Provided the employee is not covered under the Owners’ Rights Initiative in the situation, it is important to contact a business lawyer to determine what may be done about the complication. There may be a settlement that could be more beneficial to both parties rather than a long drawn out lawsuit which may be thrown out if the seller is taking advantage of the Initiative.

Cruise Ship Employees Rights

Cruise ship employees can be victim to the same negligence, assaults and injuries as the passengers. More than not the cruise line will try and cover up these incidences.

Often times we hear about cruise ship passangers’ horror stories where someone was assaulted, fallen overboard, or even murdered. However, we rarely hear about the atrocities that happen to those on the other side of the ship….the employees.

Cruise ship employees can be victim to the same negligence, assaults and injuries as the passengers. More than not the cruise line will try and cover up these incidences. The second an employee is injured the cruise line will bombard them with paperwork to fill out. In the depths of this mound of paper may be a liability release that a traumatized employee may overlook. It’s rather common for cruise lines to include this same camouflaged liability release into passenger contracts. In order to prevent being dubbed and tricked out of compensation, you need to take certain steps.

First of all, you should know your labor rights and know what OSHA is. OSHA is a department within the U.S. Department of Labor. They are concerned with ensuring the safety, health and welfare of employees.

Now here is what you should do after an incident that you feel might or does violate your rights.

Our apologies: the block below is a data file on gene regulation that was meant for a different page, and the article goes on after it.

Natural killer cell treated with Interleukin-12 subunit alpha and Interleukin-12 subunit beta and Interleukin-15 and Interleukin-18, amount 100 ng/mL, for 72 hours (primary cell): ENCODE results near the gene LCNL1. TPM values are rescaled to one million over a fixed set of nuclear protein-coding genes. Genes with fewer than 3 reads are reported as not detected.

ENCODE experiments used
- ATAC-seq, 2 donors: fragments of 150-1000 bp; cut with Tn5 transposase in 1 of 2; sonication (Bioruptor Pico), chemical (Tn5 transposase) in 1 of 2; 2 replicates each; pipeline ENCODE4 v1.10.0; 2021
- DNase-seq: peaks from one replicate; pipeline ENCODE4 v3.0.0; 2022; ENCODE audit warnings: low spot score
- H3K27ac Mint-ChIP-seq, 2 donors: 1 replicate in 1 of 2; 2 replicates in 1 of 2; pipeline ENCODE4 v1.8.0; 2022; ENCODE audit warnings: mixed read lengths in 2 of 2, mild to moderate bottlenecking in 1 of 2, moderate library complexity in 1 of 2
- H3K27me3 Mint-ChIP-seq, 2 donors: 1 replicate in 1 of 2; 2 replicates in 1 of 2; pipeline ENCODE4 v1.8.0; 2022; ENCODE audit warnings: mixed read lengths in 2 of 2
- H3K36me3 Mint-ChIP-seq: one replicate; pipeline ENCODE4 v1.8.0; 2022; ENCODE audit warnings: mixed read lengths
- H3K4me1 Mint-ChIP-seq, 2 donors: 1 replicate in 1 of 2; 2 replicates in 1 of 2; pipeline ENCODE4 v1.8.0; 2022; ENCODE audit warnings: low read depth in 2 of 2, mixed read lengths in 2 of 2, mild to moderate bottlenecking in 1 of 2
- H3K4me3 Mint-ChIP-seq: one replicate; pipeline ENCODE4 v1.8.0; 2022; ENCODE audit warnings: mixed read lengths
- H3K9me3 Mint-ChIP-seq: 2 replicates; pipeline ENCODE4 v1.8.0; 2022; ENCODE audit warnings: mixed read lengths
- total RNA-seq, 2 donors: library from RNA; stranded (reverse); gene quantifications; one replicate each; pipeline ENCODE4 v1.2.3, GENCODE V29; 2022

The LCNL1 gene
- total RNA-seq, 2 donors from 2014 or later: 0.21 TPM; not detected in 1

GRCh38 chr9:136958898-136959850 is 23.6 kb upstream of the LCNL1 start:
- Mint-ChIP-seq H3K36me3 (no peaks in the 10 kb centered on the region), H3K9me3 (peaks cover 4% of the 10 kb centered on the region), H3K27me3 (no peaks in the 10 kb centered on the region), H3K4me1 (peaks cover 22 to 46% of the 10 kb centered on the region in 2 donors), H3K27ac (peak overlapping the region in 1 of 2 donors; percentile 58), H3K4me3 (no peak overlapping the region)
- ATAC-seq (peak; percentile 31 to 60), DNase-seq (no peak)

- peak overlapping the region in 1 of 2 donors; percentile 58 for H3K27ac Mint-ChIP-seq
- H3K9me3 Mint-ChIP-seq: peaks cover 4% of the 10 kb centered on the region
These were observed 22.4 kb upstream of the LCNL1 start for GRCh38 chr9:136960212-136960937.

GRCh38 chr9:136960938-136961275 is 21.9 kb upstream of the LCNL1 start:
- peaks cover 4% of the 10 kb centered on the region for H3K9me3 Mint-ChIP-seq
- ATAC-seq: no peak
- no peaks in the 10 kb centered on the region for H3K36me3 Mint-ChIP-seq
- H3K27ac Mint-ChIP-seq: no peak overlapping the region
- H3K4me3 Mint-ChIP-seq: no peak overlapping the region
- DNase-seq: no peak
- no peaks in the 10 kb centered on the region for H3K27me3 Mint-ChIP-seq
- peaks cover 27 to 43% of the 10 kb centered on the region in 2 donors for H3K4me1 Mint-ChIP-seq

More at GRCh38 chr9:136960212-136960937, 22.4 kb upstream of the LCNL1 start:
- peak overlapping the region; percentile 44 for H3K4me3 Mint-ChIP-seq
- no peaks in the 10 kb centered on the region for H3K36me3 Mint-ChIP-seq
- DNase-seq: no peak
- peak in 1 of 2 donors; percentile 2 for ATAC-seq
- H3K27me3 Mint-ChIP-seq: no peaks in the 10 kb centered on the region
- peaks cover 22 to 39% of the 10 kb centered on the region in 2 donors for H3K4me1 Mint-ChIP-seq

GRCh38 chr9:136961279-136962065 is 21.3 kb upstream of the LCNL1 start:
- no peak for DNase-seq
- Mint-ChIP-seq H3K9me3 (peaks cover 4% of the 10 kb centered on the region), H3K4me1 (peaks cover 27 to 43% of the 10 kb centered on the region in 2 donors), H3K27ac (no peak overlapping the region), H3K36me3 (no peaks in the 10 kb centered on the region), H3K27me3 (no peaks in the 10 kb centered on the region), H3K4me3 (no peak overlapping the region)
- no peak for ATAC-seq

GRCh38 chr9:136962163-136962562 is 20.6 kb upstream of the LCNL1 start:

– Take notice of anyone that might have seen the accident. These may be valuable witnesses latter.
– Take note of the time, area, and anything around you that could have contributed to the incident.
– If you are physically incapacitated, find another employee from the security or administration department and report the injury.
– If they do not offer to provide you with a form for a written statement, request one. Fill this form out to describe the incident. Even if the details are damaging toward the company…..include them!
– Make a copy of the written report and store in a safe place.
– File the report with your immediate supervisor and administration.
– Try to take photographs of where the incident occurred and anything the contributed to the incident.
– Find the people that witnessed the incident and record their names, address, telephone, etc..
– See the nearest doctor
– Request a copy of that medical record.
– Do not sign anything other than your written incident report. Any other paperwork should be delayed until you are able to speak with a lawyer.
– Contact an experienced maritime lawyer, personal injury lawyer, or personal injury lawyer that specializes in maritime law.

Also, be aware that maritime laws are different than land laws. Furthermore, cruise ships will often fall into whatever country the ship is registered in. These complications are another reason that a lawyer should be contacted immediately.

Hawaii Employment Law Basics: Anti-Nepotism Policies

Under Hawaii’s employment practices statute, HRS Chapter 378, employers are prohibited from discriminating against applicants and employees alike on the basis of marital status. Discrimination prohibited by Hawaii law includes a refusal to hire, demotion, termination or disparate terms or conditions of employment, because an individual is a spouse of an employee.

Anti-nepotism policies serve to address potential problems that could arise if spouses or relatives work at or seek employment with the same company. Spouses or relatives working with the same employer often lead to complaints by other employees of favoritism, morale issues, or conflicts of interest. Employers, therefore, have an interest in avoiding these problems by reserving the right to not hire on the basis of relationship status, to transfer employees to another department or site, or to even terminate an employee where a conflict/perceived conflict arises.